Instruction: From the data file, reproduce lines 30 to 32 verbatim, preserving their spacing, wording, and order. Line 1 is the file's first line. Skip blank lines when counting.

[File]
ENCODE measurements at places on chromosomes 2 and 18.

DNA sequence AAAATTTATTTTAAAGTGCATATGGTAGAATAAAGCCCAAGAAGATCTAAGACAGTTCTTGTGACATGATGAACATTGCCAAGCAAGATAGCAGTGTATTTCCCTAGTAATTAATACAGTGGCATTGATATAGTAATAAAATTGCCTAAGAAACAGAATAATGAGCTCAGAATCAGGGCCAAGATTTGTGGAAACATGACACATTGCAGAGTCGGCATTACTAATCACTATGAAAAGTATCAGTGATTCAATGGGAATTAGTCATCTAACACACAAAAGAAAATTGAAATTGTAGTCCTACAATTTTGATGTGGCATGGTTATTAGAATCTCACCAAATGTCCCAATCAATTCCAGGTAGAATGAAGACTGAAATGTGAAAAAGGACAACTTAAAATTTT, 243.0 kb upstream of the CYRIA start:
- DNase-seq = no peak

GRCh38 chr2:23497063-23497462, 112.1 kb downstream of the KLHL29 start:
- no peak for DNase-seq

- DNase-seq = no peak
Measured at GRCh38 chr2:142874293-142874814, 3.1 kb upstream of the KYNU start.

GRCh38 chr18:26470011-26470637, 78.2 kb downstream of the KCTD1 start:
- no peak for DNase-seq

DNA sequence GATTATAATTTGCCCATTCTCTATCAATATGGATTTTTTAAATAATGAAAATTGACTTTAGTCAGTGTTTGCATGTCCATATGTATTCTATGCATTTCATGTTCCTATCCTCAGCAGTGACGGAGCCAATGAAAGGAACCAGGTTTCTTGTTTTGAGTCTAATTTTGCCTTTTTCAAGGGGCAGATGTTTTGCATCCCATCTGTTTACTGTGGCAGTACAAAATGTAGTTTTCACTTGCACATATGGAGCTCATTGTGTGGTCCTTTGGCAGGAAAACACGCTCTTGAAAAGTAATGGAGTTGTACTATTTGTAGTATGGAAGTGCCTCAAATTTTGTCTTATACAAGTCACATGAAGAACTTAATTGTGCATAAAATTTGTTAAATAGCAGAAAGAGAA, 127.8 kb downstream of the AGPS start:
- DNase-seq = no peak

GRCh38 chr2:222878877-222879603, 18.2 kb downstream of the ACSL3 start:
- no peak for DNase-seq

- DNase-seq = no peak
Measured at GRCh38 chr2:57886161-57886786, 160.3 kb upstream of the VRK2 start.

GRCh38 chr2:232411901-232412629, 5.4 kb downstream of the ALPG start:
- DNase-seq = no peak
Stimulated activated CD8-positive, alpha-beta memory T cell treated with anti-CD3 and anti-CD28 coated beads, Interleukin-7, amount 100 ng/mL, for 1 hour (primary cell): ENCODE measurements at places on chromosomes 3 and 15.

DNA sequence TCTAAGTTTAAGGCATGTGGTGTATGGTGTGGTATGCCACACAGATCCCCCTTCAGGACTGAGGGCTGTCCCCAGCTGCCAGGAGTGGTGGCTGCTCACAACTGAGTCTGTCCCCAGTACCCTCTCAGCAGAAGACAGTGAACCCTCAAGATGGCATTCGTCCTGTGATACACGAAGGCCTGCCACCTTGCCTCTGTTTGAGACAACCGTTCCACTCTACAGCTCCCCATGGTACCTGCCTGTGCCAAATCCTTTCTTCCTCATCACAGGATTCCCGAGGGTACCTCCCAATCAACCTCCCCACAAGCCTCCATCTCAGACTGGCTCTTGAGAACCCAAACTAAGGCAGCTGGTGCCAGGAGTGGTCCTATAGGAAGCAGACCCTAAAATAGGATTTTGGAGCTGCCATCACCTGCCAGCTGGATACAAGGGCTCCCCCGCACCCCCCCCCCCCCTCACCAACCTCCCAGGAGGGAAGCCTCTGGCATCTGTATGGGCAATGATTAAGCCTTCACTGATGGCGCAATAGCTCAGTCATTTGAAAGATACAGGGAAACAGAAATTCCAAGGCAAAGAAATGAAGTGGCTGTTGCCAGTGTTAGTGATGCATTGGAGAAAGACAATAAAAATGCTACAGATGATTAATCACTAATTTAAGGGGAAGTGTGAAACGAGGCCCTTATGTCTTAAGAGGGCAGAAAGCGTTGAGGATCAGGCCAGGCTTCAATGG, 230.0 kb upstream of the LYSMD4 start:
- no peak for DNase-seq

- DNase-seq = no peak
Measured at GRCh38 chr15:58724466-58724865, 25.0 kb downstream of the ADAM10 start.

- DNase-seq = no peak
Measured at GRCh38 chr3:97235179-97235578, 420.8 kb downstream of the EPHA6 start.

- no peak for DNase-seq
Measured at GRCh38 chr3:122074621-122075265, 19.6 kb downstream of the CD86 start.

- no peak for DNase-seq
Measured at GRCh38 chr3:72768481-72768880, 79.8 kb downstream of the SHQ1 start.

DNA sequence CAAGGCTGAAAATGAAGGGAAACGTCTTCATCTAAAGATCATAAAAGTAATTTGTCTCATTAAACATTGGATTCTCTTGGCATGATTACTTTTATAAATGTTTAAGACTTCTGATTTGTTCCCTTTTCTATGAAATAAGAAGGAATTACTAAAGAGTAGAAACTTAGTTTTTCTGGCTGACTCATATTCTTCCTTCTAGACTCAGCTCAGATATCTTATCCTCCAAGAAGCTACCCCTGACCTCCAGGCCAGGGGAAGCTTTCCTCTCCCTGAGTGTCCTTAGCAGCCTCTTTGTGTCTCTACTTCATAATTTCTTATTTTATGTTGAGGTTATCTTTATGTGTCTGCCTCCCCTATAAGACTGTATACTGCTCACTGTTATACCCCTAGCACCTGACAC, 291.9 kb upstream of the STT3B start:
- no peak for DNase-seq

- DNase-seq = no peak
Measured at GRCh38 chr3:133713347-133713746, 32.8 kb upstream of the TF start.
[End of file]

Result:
- no peak for DNase-seq

- DNase-seq = no peak
Measured at GRCh38 chr3:133713347-133713746, 32.8 kb upstream of the TF start.